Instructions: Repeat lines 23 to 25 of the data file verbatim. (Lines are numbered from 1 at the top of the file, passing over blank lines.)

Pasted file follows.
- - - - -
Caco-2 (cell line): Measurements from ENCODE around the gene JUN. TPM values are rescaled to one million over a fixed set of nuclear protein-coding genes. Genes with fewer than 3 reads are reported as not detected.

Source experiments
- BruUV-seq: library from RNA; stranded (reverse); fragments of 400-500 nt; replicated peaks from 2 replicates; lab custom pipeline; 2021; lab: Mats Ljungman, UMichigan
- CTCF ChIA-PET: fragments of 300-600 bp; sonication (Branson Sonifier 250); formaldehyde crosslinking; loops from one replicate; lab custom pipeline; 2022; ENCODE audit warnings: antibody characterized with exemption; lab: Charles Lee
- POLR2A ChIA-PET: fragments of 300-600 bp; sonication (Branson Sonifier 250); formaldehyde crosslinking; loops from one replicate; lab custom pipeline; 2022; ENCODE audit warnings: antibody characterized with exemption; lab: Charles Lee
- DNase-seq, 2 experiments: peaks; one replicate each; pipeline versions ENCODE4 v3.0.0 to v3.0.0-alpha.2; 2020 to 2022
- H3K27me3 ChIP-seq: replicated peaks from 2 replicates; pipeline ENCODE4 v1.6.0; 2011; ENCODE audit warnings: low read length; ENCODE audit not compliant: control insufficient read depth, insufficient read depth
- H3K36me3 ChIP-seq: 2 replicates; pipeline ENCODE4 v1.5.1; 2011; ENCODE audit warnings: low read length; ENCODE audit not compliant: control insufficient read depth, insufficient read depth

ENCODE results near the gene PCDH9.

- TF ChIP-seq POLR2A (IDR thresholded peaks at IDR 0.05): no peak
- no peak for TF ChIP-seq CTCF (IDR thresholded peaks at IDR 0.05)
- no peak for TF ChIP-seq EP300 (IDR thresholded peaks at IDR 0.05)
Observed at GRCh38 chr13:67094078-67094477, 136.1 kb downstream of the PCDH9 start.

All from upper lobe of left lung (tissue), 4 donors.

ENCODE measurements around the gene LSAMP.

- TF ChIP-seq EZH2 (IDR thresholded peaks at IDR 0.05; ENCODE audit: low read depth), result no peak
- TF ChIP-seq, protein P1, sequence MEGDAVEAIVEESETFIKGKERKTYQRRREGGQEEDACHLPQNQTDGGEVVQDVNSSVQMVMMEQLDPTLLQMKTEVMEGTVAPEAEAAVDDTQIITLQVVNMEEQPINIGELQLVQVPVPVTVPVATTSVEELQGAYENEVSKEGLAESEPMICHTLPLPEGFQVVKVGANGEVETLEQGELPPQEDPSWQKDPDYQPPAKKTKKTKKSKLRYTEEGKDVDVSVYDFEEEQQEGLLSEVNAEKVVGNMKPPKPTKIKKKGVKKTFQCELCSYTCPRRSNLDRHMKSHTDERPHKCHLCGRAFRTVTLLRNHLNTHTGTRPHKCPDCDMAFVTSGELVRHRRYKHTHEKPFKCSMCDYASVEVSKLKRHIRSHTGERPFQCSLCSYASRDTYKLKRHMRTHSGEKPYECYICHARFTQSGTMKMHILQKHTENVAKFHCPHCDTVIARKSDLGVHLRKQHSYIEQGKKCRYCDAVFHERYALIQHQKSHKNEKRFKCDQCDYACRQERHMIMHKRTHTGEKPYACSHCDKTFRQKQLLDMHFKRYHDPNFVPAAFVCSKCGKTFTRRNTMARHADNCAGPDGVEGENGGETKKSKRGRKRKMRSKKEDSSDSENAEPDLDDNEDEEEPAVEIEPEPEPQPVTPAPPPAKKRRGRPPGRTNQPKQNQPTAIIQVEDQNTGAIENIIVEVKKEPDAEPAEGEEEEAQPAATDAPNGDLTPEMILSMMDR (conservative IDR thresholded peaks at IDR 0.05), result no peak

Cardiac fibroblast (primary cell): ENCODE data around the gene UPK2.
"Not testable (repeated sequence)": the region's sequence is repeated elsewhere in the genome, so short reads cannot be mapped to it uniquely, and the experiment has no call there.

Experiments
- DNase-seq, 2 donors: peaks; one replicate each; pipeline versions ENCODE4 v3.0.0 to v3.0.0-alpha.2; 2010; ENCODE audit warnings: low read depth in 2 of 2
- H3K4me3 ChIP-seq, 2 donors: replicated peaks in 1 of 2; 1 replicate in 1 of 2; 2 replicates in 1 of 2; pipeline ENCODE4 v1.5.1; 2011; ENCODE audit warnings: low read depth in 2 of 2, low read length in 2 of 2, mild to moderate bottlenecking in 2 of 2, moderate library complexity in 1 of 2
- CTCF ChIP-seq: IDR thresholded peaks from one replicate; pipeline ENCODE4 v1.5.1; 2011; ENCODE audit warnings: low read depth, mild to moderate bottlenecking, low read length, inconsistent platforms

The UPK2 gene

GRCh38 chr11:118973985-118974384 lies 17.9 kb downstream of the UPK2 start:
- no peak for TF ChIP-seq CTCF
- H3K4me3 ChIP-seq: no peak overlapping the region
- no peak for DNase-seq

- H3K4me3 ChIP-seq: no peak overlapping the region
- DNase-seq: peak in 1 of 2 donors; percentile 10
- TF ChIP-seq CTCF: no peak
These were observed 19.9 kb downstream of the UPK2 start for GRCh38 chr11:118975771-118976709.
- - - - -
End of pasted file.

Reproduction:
- CTCF ChIP-seq: IDR thresholded peaks from one replicate; pipeline ENCODE4 v1.5.1; 2011; ENCODE audit warnings: low read depth, mild to moderate bottlenecking, low read length, inconsistent platforms

The UPK2 gene

GRCh38 chr11:118973985-118974384 lies 17.9 kb downstream of the UPK2 start: